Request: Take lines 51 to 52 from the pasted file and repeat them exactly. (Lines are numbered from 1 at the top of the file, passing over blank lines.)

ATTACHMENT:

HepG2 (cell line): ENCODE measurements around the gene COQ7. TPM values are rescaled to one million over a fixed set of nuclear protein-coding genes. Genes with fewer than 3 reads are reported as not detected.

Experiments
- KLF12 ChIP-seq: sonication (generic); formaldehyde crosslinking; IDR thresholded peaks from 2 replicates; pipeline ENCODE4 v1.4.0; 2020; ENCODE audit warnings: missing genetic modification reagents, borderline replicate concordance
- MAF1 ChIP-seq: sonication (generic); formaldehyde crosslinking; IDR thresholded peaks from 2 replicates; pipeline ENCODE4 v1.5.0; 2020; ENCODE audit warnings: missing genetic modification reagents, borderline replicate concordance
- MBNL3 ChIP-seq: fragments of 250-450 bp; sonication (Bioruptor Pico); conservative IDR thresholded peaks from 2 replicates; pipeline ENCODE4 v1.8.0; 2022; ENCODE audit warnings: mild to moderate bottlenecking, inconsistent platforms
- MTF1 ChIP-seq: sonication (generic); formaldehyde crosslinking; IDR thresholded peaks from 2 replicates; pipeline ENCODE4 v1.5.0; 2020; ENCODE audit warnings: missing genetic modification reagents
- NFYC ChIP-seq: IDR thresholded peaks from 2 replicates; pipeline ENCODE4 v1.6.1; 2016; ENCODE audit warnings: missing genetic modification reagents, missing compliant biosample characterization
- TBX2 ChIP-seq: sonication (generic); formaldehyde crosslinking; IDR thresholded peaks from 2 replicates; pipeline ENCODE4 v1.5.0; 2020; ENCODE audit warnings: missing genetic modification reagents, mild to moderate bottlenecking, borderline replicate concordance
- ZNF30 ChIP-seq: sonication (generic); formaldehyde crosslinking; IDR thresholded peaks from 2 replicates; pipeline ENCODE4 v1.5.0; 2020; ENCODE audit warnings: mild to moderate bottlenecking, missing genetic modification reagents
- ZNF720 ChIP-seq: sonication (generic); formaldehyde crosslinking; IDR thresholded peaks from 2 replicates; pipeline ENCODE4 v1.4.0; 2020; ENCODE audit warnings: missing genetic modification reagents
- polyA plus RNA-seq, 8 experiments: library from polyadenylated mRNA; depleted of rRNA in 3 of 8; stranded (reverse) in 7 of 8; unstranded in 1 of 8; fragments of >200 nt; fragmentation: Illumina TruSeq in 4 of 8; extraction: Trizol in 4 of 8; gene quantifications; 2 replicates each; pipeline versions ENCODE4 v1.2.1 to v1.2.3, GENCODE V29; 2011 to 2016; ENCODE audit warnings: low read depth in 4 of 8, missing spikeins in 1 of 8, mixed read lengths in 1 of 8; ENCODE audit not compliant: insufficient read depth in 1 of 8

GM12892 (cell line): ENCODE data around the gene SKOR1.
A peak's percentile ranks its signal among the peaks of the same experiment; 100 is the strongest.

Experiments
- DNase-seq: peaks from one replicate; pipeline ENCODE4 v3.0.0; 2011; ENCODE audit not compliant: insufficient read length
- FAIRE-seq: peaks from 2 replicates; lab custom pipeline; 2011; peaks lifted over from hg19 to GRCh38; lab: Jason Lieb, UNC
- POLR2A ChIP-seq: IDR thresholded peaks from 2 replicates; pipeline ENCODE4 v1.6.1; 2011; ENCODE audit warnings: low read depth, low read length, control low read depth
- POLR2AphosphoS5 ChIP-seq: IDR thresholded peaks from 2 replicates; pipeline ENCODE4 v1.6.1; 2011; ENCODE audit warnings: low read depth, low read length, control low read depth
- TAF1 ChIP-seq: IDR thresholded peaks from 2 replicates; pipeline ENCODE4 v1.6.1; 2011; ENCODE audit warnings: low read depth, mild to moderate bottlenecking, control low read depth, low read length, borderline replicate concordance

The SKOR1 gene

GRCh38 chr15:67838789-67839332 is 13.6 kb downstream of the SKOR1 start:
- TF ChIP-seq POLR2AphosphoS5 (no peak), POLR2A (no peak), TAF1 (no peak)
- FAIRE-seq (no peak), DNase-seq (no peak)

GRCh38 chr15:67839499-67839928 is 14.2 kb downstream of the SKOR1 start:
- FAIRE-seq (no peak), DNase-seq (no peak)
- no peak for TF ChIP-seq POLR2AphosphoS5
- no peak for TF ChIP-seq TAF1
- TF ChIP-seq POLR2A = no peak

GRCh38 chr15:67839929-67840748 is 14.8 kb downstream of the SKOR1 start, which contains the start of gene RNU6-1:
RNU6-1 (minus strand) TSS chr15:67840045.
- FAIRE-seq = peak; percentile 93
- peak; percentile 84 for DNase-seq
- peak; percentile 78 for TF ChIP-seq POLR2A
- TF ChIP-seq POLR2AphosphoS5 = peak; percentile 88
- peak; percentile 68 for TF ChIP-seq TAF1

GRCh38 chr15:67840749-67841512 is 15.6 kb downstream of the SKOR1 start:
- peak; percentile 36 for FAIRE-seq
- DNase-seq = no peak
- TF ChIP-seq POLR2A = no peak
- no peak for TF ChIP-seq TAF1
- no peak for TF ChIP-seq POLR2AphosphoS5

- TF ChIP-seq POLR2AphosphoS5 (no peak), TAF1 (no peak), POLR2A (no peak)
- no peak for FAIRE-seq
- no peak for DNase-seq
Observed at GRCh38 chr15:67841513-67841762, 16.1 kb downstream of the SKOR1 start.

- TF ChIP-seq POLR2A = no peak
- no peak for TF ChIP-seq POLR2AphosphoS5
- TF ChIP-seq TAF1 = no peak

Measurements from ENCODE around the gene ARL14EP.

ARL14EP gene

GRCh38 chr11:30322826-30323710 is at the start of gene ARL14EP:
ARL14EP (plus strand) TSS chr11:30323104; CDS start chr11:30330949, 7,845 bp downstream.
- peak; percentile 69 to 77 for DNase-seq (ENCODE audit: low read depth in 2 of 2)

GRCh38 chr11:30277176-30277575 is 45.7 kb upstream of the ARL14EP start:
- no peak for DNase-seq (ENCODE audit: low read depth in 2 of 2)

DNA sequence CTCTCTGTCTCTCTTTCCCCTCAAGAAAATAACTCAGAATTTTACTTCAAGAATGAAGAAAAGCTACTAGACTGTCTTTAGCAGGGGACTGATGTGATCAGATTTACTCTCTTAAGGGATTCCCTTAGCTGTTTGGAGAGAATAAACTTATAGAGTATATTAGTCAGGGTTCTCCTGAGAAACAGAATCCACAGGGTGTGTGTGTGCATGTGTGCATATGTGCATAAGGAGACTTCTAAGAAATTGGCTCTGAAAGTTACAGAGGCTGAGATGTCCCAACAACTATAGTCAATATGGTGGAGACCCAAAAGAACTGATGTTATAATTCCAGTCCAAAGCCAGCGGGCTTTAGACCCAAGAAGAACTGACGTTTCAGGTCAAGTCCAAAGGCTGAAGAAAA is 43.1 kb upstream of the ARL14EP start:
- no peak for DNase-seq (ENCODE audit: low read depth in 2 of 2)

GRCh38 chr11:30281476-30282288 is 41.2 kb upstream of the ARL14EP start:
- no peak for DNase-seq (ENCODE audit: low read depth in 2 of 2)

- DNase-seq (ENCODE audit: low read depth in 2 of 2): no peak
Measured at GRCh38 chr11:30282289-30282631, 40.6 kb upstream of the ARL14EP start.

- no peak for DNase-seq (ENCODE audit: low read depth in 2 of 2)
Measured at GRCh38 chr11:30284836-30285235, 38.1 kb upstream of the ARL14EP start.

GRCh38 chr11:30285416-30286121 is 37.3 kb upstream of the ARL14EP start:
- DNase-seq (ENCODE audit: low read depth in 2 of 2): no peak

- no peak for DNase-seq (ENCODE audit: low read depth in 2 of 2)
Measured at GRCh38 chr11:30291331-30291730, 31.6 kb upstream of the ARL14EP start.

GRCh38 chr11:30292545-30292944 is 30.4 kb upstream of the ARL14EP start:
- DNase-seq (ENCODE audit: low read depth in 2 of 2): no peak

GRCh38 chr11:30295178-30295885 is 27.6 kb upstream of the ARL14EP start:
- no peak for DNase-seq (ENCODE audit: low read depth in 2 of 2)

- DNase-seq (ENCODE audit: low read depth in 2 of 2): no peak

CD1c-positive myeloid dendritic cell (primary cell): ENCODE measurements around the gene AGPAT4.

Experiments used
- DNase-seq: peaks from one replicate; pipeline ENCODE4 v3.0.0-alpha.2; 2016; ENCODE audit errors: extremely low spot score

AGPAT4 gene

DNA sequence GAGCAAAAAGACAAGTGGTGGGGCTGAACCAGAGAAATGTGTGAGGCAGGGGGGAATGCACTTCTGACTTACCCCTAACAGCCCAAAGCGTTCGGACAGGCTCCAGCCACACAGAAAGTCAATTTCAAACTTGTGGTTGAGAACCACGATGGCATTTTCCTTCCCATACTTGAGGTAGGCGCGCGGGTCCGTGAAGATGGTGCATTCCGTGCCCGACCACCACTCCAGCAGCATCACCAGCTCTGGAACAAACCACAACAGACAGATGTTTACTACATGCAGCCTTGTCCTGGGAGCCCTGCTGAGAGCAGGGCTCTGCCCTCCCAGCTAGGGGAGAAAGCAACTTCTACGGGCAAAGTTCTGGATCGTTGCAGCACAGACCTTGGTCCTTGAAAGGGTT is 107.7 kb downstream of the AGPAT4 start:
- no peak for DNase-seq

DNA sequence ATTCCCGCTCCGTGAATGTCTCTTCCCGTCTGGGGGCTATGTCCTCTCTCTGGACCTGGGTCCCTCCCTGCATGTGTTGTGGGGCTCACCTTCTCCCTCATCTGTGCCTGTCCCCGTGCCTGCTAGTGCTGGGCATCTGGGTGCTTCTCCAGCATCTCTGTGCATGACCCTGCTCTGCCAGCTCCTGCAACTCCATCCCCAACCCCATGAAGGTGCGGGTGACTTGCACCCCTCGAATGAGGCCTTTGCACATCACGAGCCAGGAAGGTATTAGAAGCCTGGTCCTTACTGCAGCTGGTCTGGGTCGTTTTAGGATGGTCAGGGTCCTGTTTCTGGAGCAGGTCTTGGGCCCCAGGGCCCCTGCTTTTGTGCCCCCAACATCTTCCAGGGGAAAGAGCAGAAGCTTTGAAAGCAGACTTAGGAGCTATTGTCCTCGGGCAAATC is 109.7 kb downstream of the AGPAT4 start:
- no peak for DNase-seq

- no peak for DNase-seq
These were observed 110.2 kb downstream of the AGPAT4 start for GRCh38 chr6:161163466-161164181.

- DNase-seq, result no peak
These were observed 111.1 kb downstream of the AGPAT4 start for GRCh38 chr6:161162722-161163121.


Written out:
GRCh38 chr11:30322826-30323710 is at the start of gene ARL14EP:
ARL14EP (plus strand) TSS chr11:30323104; CDS start chr11:30330949, 7,845 bp downstream.